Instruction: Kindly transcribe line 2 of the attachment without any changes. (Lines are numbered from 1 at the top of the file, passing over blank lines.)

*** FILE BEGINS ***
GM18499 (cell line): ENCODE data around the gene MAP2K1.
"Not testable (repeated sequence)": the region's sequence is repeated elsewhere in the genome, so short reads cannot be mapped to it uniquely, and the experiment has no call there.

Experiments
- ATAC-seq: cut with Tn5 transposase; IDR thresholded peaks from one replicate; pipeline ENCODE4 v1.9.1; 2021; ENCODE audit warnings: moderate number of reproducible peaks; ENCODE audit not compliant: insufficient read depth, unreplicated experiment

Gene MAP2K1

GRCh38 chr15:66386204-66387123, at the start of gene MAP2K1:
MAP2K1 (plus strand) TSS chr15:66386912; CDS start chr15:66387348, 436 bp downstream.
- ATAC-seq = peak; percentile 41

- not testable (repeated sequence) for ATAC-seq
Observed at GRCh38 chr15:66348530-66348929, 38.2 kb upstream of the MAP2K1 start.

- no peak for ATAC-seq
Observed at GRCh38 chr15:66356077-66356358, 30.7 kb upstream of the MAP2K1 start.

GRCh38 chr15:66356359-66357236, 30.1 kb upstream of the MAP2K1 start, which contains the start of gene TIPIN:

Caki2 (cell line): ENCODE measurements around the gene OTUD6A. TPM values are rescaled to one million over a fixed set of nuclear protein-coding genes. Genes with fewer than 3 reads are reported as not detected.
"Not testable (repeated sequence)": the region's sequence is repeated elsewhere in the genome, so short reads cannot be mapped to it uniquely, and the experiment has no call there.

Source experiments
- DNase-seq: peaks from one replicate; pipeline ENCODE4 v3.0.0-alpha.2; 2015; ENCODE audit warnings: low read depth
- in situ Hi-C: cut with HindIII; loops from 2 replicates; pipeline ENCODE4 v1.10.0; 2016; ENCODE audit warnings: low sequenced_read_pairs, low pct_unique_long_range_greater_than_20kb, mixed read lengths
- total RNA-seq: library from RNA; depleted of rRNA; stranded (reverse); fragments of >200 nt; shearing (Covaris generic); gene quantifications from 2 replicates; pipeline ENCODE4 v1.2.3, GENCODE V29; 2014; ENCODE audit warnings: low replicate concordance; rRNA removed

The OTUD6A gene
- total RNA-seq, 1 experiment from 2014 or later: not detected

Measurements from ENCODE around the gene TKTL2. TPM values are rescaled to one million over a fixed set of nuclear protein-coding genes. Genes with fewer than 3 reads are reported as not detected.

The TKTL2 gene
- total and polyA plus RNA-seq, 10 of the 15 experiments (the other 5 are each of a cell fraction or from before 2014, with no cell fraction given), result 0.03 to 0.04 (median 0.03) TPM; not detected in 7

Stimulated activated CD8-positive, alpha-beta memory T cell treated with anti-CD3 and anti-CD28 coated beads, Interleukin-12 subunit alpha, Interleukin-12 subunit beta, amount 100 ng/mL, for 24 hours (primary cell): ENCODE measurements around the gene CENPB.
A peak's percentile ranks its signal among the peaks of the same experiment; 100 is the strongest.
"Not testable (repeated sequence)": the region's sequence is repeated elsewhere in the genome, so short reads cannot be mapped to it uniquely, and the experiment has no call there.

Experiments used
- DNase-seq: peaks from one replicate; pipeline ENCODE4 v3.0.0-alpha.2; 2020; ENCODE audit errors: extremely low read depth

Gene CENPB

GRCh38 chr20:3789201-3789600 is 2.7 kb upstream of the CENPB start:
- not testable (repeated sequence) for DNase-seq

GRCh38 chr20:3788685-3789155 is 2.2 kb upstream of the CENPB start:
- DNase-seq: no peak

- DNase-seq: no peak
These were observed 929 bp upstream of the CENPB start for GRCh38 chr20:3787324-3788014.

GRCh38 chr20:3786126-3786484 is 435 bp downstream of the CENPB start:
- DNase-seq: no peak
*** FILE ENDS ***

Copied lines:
"Not testable (repeated sequence)": the region's sequence is repeated elsewhere in the genome, so short reads cannot be mapped to it uniquely, and the experiment has no call there.